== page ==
Mortgage rates, economy flat overallby Tim Manni
Below is an excerpt from of our latest Market Trends newsletter, a weekly examination of the economic conditions that influenced mortgage rates. Sign up to receive the Market Trends in your inbox Friday evening.
Mortgage rates have been higher in 2013 than the end of 2012, largely driven there by growing optimism about the prospects for the economy and the Federal Reserve pumping cash into the market, boosting asset prices, especially stocks. With a choice to keep money in ultra-safe investments like Treasuries which yield almost nothing or jump into stocks, which are up about 9 percent this year, at least some investors have opted for stocks which has led to firmer interest rates.
Mortgage rates move little
For interest rates overall and mortgage rates in particular to continue to move higher, we’ll need to see continued economic improvement. While that does seem the most likely path at the moment, there are some signs of a forming pause in the upward path for interest rates.
HSH.com’s broad-market mortgage tracker–our weekly Fixed-Rate Mortgage Indicator—found that the overall average rate for 30-year fixed-rate mortgages (conforming, non-conforming and jumbos) eased by one basis point (0.01 percent) to 3.82 percent.
The overall average rate for 15-year fixed-rate mortgages (conforming, non-conforming and jumbos) was unchanged at 3.05 percent for the week ending March 29.
FHA-backed 30-year fixed-rate mortgages managed a decline of only one basis point (0.01 percent), drifting to an average rate of 3.39 percent, and the overall average rate for 5/1 Hybrid ARMs increased by one hundredths of a percentage point, landing at an average 2.67 percent, just two basis points above all-time lows.
Economic growth continues at a minimum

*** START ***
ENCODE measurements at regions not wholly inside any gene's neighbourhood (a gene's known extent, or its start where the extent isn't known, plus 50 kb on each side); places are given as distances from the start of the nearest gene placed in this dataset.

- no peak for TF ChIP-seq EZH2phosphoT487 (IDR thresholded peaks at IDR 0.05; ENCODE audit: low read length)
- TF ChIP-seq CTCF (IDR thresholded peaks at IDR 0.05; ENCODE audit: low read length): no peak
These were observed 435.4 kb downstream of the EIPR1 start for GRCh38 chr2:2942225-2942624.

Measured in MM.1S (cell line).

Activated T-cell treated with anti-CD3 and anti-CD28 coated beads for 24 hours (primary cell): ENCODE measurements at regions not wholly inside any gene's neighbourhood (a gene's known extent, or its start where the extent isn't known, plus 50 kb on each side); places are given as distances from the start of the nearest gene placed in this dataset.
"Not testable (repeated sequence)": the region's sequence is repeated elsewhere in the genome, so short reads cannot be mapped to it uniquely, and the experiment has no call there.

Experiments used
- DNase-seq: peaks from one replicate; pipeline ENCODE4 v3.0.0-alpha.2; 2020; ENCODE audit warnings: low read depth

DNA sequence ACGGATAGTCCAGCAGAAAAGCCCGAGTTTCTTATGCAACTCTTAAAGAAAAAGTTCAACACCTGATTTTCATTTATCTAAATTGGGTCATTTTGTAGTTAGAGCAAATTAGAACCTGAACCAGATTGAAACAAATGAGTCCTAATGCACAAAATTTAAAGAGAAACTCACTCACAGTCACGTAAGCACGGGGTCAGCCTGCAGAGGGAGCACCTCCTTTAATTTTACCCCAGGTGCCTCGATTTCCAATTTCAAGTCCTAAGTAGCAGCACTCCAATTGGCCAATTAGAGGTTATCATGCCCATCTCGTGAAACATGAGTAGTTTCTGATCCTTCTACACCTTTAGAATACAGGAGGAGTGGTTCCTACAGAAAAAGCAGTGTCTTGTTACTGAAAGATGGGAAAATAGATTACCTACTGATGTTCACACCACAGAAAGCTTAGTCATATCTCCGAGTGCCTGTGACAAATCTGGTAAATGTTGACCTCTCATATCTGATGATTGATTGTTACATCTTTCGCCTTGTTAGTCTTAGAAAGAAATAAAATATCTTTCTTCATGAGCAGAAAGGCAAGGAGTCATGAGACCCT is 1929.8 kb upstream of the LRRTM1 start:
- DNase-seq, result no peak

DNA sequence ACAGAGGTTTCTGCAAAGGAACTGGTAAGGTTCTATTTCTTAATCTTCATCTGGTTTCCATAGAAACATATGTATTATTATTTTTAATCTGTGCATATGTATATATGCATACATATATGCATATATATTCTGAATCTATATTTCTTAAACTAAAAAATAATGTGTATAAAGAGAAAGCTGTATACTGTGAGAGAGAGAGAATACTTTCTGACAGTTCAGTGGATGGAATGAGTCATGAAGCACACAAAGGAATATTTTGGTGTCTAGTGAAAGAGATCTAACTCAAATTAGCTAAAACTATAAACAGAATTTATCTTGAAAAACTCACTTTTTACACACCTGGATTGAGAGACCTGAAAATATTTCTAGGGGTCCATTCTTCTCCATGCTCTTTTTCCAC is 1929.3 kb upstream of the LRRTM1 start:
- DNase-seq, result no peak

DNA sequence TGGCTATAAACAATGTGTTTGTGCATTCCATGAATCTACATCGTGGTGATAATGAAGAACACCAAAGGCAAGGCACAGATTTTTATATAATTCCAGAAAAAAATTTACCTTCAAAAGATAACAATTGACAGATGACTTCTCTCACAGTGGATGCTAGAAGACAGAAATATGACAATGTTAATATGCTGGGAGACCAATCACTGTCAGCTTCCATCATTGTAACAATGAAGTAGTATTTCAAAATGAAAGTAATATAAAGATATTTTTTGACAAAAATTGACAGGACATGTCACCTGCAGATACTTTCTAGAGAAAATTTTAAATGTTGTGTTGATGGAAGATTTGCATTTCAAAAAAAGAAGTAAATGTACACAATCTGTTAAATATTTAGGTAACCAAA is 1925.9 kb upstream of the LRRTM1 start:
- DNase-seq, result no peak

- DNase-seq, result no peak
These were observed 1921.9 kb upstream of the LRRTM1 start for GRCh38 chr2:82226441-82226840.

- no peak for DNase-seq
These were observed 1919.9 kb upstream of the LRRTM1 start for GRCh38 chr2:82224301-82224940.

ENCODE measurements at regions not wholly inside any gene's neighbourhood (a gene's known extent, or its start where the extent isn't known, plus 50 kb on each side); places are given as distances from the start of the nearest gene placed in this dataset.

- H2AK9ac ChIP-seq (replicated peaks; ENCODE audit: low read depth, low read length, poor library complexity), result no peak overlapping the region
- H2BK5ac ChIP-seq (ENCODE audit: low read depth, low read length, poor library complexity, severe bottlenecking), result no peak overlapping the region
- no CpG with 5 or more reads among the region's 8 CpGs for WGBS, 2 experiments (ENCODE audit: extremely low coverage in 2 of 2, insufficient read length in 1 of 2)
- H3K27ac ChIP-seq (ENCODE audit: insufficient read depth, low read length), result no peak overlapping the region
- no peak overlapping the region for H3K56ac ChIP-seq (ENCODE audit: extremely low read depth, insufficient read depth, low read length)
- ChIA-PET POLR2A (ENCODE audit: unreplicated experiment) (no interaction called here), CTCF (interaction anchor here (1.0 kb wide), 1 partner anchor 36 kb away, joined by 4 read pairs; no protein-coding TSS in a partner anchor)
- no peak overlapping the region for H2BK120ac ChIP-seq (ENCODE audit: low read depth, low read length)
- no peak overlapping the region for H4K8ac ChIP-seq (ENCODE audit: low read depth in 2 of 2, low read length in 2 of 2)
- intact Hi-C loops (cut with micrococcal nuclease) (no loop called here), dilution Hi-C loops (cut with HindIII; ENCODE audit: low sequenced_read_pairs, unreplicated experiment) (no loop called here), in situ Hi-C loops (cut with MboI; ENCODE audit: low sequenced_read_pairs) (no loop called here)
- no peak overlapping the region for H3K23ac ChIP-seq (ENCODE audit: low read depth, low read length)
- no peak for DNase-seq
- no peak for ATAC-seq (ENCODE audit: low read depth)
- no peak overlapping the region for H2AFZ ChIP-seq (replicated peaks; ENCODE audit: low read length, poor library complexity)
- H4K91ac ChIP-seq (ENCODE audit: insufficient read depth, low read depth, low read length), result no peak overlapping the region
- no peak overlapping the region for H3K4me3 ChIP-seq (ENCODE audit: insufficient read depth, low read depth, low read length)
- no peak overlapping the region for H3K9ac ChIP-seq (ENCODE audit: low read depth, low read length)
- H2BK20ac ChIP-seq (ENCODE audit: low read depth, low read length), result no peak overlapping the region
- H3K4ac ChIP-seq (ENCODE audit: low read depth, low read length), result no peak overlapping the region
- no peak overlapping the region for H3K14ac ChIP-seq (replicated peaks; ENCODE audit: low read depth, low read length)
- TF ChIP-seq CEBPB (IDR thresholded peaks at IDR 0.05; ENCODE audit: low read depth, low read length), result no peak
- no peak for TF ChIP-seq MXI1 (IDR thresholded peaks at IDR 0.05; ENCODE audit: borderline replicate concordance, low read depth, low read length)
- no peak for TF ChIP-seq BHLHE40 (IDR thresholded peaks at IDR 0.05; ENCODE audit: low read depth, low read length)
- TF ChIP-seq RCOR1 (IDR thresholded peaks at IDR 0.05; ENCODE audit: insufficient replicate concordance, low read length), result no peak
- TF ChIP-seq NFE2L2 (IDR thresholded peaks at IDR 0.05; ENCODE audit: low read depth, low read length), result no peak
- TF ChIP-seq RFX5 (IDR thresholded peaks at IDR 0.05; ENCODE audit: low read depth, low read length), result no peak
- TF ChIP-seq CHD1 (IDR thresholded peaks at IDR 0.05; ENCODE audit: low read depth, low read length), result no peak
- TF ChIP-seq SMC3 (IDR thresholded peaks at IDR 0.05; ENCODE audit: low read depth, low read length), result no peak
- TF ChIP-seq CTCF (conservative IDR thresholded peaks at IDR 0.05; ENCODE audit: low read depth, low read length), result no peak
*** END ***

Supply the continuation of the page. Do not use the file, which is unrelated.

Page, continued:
Although all signs point to stronger economic growth in the first quarter of 2013, where Gross Domestic Product (GDP) is expected to return to a 2 percent plus level, the final reading of GDP for the fourth quarter of 2012 suggests we have a long way to go to regain even that meager level.
During the final period of 2012, GDP rose by just 0.4 percent. While a second consecutive upward revision from the original estimate of a decline, it was a far weaker period than was the third quarter, where a 3.1 percent figure was achieved.
The tax increases and the end of the payroll tax holiday as part of the “fiscal cliff” resolution and the sequestration of government spending now in place makes it that much harder for the economy to grow more quickly. However, important components of the economy are much improved when compared to the last couple of years and should provide at least some upward push for growth. We’ll not see the first quarter measure of GDP for another month yet, but indications point to improvement.
Mortgage rates should rise this week
Without a Cypriot banking event to keep moving rates downward, and with record highs for the stock market beckoning, we think that mortgage rates are somewhat more likely to rise this week than fall by the time the week is through. To move them much, though, we’ll need to see a litany of both stronger economic news and some indication that the Fed’s asset-purchase programs are likely to change. Our new two-month forecast discusses this in greater detail.